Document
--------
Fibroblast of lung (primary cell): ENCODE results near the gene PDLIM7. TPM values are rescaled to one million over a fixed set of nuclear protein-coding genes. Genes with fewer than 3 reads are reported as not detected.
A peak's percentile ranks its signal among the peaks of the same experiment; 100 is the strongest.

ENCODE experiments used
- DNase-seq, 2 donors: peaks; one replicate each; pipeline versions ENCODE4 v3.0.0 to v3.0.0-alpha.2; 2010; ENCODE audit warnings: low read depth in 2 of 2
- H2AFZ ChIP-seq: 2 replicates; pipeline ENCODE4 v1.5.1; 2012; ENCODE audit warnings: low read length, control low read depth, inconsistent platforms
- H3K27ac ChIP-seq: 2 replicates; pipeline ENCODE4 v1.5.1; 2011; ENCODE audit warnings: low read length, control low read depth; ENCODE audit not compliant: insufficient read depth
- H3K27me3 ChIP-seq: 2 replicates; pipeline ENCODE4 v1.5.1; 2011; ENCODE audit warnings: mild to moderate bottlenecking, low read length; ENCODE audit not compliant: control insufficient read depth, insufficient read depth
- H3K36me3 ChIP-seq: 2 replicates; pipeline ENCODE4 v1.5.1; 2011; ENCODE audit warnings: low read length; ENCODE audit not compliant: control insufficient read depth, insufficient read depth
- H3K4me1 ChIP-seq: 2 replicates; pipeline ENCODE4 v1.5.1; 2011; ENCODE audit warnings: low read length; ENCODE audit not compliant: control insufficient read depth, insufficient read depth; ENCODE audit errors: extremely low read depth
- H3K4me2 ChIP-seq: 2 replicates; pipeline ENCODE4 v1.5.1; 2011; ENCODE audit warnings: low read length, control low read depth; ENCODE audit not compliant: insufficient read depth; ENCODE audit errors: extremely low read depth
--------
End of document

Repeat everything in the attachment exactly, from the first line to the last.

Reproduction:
Fibroblast of lung (primary cell): ENCODE results near the gene PDLIM7. TPM values are rescaled to one million over a fixed set of nuclear protein-coding genes. Genes with fewer than 3 reads are reported as not detected.
A peak's percentile ranks its signal among the peaks of the same experiment; 100 is the strongest.

ENCODE experiments used
- DNase-seq, 2 donors: peaks; one replicate each; pipeline versions ENCODE4 v3.0.0 to v3.0.0-alpha.2; 2010; ENCODE audit warnings: low read depth in 2 of 2
- H2AFZ ChIP-seq: 2 replicates; pipeline ENCODE4 v1.5.1; 2012; ENCODE audit warnings: low read length, control low read depth, inconsistent platforms
- H3K27ac ChIP-seq: 2 replicates; pipeline ENCODE4 v1.5.1; 2011; ENCODE audit warnings: low read length, control low read depth; ENCODE audit not compliant: insufficient read depth
- H3K27me3 ChIP-seq: 2 replicates; pipeline ENCODE4 v1.5.1; 2011; ENCODE audit warnings: mild to moderate bottlenecking, low read length; ENCODE audit not compliant: control insufficient read depth, insufficient read depth
- H3K36me3 ChIP-seq: 2 replicates; pipeline ENCODE4 v1.5.1; 2011; ENCODE audit warnings: low read length; ENCODE audit not compliant: control insufficient read depth, insufficient read depth
- H3K4me1 ChIP-seq: 2 replicates; pipeline ENCODE4 v1.5.1; 2011; ENCODE audit warnings: low read length; ENCODE audit not compliant: control insufficient read depth, insufficient read depth; ENCODE audit errors: extremely low read depth
- H3K4me2 ChIP-seq: 2 replicates; pipeline ENCODE4 v1.5.1; 2011; ENCODE audit warnings: low read length, control low read depth; ENCODE audit not compliant: insufficient read depth; ENCODE audit errors: extremely low read depth